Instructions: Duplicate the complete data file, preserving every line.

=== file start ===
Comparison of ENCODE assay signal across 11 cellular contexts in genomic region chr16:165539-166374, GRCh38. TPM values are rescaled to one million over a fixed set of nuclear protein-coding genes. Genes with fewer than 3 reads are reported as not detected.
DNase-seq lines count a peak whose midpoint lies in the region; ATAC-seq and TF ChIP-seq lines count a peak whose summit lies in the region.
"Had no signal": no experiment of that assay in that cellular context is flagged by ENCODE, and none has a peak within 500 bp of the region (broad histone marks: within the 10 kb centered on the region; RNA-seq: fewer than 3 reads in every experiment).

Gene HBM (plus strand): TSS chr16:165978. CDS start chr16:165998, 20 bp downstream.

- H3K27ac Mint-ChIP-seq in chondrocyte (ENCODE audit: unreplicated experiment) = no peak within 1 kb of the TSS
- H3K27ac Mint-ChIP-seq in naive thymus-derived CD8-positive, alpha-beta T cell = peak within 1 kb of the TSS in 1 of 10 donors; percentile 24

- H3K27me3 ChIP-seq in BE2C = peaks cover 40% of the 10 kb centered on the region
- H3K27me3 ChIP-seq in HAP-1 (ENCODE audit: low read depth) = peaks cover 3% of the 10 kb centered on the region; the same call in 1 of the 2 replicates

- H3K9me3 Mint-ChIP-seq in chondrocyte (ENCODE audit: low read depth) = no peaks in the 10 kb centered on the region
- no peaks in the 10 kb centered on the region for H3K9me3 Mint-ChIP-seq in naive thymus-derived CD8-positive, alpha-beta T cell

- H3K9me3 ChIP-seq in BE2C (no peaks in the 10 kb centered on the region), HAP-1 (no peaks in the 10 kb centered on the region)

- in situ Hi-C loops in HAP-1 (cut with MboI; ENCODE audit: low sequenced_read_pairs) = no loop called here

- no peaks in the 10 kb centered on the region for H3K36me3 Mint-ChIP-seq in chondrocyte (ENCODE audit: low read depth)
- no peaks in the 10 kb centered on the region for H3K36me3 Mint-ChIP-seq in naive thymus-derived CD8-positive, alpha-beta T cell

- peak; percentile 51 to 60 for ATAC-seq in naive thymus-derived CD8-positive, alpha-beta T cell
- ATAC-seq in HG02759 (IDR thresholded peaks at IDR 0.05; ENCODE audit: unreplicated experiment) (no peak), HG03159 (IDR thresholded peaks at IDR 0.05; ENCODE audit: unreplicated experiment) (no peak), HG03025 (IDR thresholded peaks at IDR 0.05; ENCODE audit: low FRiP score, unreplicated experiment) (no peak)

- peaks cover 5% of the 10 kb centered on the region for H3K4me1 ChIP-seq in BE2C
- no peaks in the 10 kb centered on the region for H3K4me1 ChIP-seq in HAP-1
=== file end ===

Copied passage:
Comparison of ENCODE assay signal across 11 cellular contexts in genomic region chr16:165539-166374, GRCh38. TPM values are rescaled to one million over a fixed set of nuclear protein-coding genes. Genes with fewer than 3 reads are reported as not detected.
DNase-seq lines count a peak whose midpoint lies in the region; ATAC-seq and TF ChIP-seq lines count a peak whose summit lies in the region.
"Had no signal": no experiment of that assay in that cellular context is flagged by ENCODE, and none has a peak within 500 bp of the region (broad histone marks: within the 10 kb centered on the region; RNA-seq: fewer than 3 reads in every experiment).

Gene HBM (plus strand): TSS chr16:165978. CDS start chr16:165998, 20 bp downstream.

- H3K27ac Mint-ChIP-seq in chondrocyte (ENCODE audit: unreplicated experiment) = no peak within 1 kb of the TSS
- H3K27ac Mint-ChIP-seq in naive thymus-derived CD8-positive, alpha-beta T cell = peak within 1 kb of the TSS in 1 of 10 donors; percentile 24

- H3K27me3 ChIP-seq in BE2C = peaks cover 40% of the 10 kb centered on the region
- H3K27me3 ChIP-seq in HAP-1 (ENCODE audit: low read depth) = peaks cover 3% of the 10 kb centered on the region; the same call in 1 of the 2 replicates

- H3K9me3 Mint-ChIP-seq in chondrocyte (ENCODE audit: low read depth) = no peaks in the 10 kb centered on the region
- no peaks in the 10 kb centered on the region for H3K9me3 Mint-ChIP-seq in naive thymus-derived CD8-positive, alpha-beta T cell

- H3K9me3 ChIP-seq in BE2C (no peaks in the 10 kb centered on the region), HAP-1 (no peaks in the 10 kb centered on the region)

- in situ Hi-C loops in HAP-1 (cut with MboI; ENCODE audit: low sequenced_read_pairs) = no loop called here

- no peaks in the 10 kb centered on the region for H3K36me3 Mint-ChIP-seq in chondrocyte (ENCODE audit: low read depth)
- no peaks in the 10 kb centered on the region for H3K36me3 Mint-ChIP-seq in naive thymus-derived CD8-positive, alpha-beta T cell

- peak; percentile 51 to 60 for ATAC-seq in naive thymus-derived CD8-positive, alpha-beta T cell
- ATAC-seq in HG02759 (IDR thresholded peaks at IDR 0.05; ENCODE audit: unreplicated experiment) (no peak), HG03159 (IDR thresholded peaks at IDR 0.05; ENCODE audit: unreplicated experiment) (no peak), HG03025 (IDR thresholded peaks at IDR 0.05; ENCODE audit: low FRiP score, unreplicated experiment) (no peak)

- peaks cover 5% of the 10 kb centered on the region for H3K4me1 ChIP-seq in BE2C
- no peaks in the 10 kb centered on the region for H3K4me1 ChIP-seq in HAP-1